Modern C++, modern apps:
by Mary Jo Foley
Summary: Microsoft's Office team has a new approach designed to allow it to share more of Office's code across not just Windows, but also Android, iOS and the Web.
Note: This is a 50-minute version of the same talk given at CppCon in two one-hour sessions. After presenting this at CppCon, Igor was invited to present the information also at Facebook's @Scale.
See also Dropbox's CppCon talk about how Dropbox uses a similar architecture, and moved to C++ to enable a single cross-platform source base after initially having written separate apps in Java for Android and Objective-C for iOS.
From the article:
Zaika talked about Microsoft's Office cross-platform architecture strategy at the recent Facebook @Scale conference. ... In his 50-minute session, Zaika detailed how Microsoft is building Office across Windows, Apple, Android and the Web by using C++. ...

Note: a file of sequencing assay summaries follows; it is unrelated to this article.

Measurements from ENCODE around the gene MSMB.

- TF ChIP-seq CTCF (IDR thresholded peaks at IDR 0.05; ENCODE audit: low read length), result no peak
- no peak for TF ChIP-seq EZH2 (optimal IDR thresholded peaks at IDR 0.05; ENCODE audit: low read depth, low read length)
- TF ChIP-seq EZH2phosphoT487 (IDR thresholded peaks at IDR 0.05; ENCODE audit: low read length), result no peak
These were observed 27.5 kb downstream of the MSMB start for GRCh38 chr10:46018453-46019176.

The goal is to maintain a shared core of intellectual property — the guts of Office — all written in C++ and keep that shared core as large as possible. By doing this, risks of document corruption are reduced. On top of that core, there is a set of native UX application programming interfaces. ...
The goal of "write once, run anywhere" which technologies like Java, Flash and HTML5 were designed to try to solve by pushing the level of abstraction as low as possible or making application programming interfaces (APIs) very broad sounded good, Zaika said, but ended up creating impedance mismatch. Compatibility and interoperability problems, among others, arose. "Either you blew up, or the OS (operating system) blew up," Zaika said. ...
With a common C++ core, a thin native UX layer and evolving PALs, Microsoft is building its Office apps so they work on different OSes with fairly little tweaking required. Zaika cited PowerPoint as an example, noting that only four percent of its tens of millions of lines are unique to the WinRT/Universal version of Office (the touch-first Office release some of us have been calling "Gemini"). If the XAML code is excluded, the amount of shared code is 98.6 percent he said. The PowerPoint for Android code base includes 95 percent shared code, Zaika said.